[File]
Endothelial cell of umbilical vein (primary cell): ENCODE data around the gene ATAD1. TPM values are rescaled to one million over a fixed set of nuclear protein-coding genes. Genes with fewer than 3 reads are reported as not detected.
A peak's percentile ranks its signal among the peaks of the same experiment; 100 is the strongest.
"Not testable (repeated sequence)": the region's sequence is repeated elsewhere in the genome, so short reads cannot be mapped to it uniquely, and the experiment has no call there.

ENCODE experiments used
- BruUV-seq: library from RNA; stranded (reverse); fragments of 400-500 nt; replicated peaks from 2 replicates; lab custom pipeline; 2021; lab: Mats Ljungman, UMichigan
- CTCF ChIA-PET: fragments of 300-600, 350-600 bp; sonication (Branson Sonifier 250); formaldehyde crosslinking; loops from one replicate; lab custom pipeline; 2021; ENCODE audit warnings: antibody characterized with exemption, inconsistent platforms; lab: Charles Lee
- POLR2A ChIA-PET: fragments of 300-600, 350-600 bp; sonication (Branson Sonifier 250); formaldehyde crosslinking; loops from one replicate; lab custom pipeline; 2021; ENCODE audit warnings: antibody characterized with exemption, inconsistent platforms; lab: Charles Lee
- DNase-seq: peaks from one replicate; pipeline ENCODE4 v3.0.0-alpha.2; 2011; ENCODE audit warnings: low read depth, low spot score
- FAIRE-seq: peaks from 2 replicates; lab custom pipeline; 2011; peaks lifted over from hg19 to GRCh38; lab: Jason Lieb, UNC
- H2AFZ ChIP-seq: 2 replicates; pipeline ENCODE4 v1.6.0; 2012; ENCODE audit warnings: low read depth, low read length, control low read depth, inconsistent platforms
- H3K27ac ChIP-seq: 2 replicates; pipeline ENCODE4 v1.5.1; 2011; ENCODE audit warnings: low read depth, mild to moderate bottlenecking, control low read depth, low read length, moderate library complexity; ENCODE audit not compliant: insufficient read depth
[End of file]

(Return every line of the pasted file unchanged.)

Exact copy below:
Endothelial cell of umbilical vein (primary cell): ENCODE data around the gene ATAD1. TPM values are rescaled to one million over a fixed set of nuclear protein-coding genes. Genes with fewer than 3 reads are reported as not detected.
A peak's percentile ranks its signal among the peaks of the same experiment; 100 is the strongest.
"Not testable (repeated sequence)": the region's sequence is repeated elsewhere in the genome, so short reads cannot be mapped to it uniquely, and the experiment has no call there.

ENCODE experiments used
- BruUV-seq: library from RNA; stranded (reverse); fragments of 400-500 nt; replicated peaks from 2 replicates; lab custom pipeline; 2021; lab: Mats Ljungman, UMichigan
- CTCF ChIA-PET: fragments of 300-600, 350-600 bp; sonication (Branson Sonifier 250); formaldehyde crosslinking; loops from one replicate; lab custom pipeline; 2021; ENCODE audit warnings: antibody characterized with exemption, inconsistent platforms; lab: Charles Lee
- POLR2A ChIA-PET: fragments of 300-600, 350-600 bp; sonication (Branson Sonifier 250); formaldehyde crosslinking; loops from one replicate; lab custom pipeline; 2021; ENCODE audit warnings: antibody characterized with exemption, inconsistent platforms; lab: Charles Lee
- DNase-seq: peaks from one replicate; pipeline ENCODE4 v3.0.0-alpha.2; 2011; ENCODE audit warnings: low read depth, low spot score
- FAIRE-seq: peaks from 2 replicates; lab custom pipeline; 2011; peaks lifted over from hg19 to GRCh38; lab: Jason Lieb, UNC
- H2AFZ ChIP-seq: 2 replicates; pipeline ENCODE4 v1.6.0; 2012; ENCODE audit warnings: low read depth, low read length, control low read depth, inconsistent platforms
- H3K27ac ChIP-seq: 2 replicates; pipeline ENCODE4 v1.5.1; 2011; ENCODE audit warnings: low read depth, mild to moderate bottlenecking, control low read depth, low read length, moderate library complexity; ENCODE audit not compliant: insufficient read depth